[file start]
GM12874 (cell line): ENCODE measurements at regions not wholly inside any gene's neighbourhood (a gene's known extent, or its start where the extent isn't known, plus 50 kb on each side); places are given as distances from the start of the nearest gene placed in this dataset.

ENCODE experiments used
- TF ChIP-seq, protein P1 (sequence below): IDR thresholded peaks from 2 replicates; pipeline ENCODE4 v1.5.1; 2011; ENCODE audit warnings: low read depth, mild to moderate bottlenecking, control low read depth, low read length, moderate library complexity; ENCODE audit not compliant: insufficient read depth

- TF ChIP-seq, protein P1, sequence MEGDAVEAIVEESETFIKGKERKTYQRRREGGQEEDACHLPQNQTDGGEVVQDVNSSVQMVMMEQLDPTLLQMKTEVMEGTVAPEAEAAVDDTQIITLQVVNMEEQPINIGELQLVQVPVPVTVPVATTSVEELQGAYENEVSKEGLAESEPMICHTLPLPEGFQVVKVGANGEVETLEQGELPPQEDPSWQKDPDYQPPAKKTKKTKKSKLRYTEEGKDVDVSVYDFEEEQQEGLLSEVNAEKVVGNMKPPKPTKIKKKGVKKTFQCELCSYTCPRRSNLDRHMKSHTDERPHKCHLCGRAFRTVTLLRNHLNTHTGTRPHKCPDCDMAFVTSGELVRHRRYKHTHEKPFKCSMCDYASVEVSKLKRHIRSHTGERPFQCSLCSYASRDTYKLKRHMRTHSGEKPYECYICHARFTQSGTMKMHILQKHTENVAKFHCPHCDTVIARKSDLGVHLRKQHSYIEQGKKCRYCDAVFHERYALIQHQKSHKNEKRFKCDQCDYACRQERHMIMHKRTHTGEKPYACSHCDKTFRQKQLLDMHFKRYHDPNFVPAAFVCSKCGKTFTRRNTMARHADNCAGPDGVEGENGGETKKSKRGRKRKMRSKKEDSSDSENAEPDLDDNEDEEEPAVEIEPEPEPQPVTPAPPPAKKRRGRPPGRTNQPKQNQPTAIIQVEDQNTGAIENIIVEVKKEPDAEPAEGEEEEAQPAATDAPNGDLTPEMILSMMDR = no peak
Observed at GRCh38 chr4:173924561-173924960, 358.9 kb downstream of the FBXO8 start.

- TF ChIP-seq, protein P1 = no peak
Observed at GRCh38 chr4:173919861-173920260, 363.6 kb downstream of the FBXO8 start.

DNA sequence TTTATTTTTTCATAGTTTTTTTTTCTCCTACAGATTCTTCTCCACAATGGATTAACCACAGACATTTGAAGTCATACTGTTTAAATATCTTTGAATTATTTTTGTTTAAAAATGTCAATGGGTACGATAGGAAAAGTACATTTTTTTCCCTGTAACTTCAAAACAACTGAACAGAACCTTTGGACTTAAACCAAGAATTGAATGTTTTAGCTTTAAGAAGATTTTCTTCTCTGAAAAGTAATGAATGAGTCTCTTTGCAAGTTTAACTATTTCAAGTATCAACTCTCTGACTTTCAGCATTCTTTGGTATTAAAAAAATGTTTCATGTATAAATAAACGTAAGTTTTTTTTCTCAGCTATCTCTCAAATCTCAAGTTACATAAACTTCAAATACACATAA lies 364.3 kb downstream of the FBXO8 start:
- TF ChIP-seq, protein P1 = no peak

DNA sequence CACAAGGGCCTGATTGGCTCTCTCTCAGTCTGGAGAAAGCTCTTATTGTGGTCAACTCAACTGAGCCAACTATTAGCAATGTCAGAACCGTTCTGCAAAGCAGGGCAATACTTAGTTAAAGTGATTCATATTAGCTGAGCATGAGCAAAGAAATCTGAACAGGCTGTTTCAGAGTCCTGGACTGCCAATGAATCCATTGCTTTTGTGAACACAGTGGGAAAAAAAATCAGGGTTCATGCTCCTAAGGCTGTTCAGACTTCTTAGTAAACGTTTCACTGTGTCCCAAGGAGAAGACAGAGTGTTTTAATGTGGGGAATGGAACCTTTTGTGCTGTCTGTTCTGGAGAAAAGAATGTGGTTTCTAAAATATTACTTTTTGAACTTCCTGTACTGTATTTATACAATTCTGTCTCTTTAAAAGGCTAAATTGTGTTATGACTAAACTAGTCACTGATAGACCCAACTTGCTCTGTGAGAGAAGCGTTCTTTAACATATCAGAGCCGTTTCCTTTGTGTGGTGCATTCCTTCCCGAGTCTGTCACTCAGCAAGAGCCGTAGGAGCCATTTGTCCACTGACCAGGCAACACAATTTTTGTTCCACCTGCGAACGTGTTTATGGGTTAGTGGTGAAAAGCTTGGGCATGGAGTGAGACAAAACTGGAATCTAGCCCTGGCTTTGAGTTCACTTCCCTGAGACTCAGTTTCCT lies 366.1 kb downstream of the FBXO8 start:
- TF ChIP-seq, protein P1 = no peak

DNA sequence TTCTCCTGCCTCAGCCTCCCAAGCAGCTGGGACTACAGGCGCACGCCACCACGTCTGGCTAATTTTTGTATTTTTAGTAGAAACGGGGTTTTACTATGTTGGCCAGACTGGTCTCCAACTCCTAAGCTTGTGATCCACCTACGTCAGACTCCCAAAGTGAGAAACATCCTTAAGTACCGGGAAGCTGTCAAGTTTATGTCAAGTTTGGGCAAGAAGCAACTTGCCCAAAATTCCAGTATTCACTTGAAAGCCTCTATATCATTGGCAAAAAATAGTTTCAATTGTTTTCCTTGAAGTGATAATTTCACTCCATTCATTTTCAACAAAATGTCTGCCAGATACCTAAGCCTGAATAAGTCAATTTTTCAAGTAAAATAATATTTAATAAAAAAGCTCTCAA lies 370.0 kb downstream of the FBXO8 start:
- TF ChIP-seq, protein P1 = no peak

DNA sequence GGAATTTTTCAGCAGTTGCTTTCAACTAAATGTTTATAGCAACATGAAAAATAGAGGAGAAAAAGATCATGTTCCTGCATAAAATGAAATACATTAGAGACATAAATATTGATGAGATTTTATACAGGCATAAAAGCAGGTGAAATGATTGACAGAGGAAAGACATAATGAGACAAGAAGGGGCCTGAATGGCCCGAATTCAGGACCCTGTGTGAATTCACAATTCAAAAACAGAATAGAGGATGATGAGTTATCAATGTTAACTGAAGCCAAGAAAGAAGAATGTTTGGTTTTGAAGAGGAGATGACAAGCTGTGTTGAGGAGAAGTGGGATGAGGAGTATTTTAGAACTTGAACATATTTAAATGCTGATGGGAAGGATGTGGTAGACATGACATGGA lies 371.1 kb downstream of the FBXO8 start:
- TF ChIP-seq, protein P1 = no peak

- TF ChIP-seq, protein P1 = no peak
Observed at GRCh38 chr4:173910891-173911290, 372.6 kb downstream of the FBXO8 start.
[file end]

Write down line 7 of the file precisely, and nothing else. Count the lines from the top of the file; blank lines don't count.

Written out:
Observed at GRCh38 chr4:173919861-173920260, 363.6 kb downstream of the FBXO8 start.